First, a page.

By Linda Straker
Steve Etienne, General Manager for the Collective Management Organisation for the OECS, has confirmed that it will be following the legal action of its affiliate in Jamaica and will either file lawsuits against major music users such as broadcast entities, or issue cease and desist letters to some.
“Our members and affiliates are demanding more from us, and we have a situation where most of the broadcast users such as radio stations are not complying with the copyright legislation. The members want us to do more our their behalf, so it just a matter of time before we start the legal redress in each of our territory,” said Etienne, who is the general manager for the Eastern Caribbean Collective Organisation for Music Rights.
ECCO is a non-profit Collective Management Organisation incorporated in St Lucia, and is responsible for the collection of royalties on behalf of it members and affiliates by agreement with composers, authors, publishers, executive producers and performers of music.
“ECCO has hundreds in direct members in the OECS, and we have reciprocal agreements with affiliates for other territories with Caricom and jurisdictions such as Europe and USA, so we don’t just negotiate for our direct membership, but on behalf of the worldwide membership by affiliation. Therefore all users of music should obtain copyright clearance from a license,” Etienne explains.
Earlier this week, several media houses in Jamaica found themselves before the Supreme Court, facing charges of breaches of the copyright laws. The lawsuits were brought against them by the Jamaica Association of Authors Composers and Publishers (JACAP), which represents over two million creators of music worldwide, including over 3,400 Jamaicans
The media houses before the courts include CVM Television Limited, Nationwide News, News Talk 93 FM, Grove Broadcasting Limited (IRIE FM & ZIP 103 FM), KLAS Sports Radio and Island Broadcasting Services Ltd. Cease and Desist letters have also been written to Love FM, Sun City Radio, Mello FM, Bess FM, KC Gospel and Mega JAMZ FM.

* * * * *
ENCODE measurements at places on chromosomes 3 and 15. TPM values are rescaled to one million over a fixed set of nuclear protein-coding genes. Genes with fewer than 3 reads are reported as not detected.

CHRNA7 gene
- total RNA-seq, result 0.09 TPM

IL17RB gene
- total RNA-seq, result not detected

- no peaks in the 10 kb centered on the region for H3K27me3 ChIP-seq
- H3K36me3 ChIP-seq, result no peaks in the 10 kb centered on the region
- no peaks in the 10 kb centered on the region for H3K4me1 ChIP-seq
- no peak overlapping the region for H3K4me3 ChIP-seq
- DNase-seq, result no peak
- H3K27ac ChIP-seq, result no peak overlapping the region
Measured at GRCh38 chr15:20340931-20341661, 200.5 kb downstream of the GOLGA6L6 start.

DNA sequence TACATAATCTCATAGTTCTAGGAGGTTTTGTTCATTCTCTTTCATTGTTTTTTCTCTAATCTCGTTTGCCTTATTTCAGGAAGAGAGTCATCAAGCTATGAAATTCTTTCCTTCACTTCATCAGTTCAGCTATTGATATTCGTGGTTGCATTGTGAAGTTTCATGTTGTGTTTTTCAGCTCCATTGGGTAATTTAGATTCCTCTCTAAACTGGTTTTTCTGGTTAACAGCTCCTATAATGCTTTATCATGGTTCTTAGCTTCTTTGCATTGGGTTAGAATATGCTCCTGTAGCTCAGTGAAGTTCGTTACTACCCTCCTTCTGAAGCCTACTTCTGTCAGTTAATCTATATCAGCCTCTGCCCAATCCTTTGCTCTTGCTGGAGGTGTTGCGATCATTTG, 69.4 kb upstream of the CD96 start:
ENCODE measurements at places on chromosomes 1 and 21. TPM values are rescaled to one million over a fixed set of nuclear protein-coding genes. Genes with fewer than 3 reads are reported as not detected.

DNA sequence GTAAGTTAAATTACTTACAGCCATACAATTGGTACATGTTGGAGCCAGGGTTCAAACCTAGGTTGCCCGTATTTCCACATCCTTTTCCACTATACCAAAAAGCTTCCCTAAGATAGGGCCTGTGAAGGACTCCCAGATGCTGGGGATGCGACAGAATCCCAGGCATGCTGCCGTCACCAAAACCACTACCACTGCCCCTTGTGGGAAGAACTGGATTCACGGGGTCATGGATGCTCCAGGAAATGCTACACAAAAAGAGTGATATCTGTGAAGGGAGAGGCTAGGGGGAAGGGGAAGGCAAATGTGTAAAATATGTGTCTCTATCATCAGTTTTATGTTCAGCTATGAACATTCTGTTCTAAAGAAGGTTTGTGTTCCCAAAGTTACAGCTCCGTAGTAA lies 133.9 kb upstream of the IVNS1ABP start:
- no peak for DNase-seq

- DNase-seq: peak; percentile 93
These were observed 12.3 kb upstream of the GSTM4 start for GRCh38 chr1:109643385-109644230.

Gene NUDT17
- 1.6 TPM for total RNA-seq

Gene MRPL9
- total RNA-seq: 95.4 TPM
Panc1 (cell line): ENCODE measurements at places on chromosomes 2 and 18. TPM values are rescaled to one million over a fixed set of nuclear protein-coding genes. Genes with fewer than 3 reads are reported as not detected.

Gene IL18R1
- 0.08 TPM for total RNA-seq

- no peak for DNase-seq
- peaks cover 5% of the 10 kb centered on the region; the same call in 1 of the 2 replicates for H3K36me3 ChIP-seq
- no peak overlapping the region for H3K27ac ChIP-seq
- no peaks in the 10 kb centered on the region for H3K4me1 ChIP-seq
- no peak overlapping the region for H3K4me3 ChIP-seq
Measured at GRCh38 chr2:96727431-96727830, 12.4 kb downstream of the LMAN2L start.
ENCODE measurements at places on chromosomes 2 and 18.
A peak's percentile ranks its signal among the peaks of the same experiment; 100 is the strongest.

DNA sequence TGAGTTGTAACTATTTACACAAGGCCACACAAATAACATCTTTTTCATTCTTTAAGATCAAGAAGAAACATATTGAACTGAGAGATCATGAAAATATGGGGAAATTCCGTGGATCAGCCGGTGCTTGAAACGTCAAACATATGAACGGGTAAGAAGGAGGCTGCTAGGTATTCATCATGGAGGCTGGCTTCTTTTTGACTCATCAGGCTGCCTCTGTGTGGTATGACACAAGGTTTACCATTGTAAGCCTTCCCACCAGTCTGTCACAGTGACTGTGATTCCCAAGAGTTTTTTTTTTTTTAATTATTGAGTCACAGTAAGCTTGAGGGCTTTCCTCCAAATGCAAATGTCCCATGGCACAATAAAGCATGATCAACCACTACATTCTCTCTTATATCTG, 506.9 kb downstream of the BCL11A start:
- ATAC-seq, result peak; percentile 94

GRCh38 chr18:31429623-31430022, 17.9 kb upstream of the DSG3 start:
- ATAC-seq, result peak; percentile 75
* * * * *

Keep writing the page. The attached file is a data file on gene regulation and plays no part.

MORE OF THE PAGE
In a statement, JACAP General Manager Lydia Rose said that “the creators of music are unhappy with the illegal use of their works and have mandated JACAP to take violators to Court for infringement of their copyright.” JACAP, which was established in 1999, has to date paid out over JMD$180 million (approximately US$1.5 million) in royalties to its members. The writer is not always the performer, and whereas artistes earn from performances, writers and creators of music earn primarily through royalties.
Under the 1993 Copyright Act of Jamaica, all users of copyright music are required to get a licence for the usage of music. Rose said that after years of negotiating, several broadcasters still remain non-compliant, either making minimal contributions or refusing to sign a contract or make any payments. She further emphasized that users of music need to understand that the works/rights of the music creators must be respected, as they are the foundation of the music industry and music events.
The Association is adamant that it will not accept any handout, as it values musical creativity, and will continue to act in the best interest of its members, while preserving the Jamaican Cultural and creative industries.
JACAP is a non-profit membership organization which collects licence fees from copyright music users, and distributes the money as royalties to the music creators. A JACAP licence is a legal requirement that allows the legitimate use of local and international music in Jamaica while respecting the right of songwriters and composers to be paid fairly.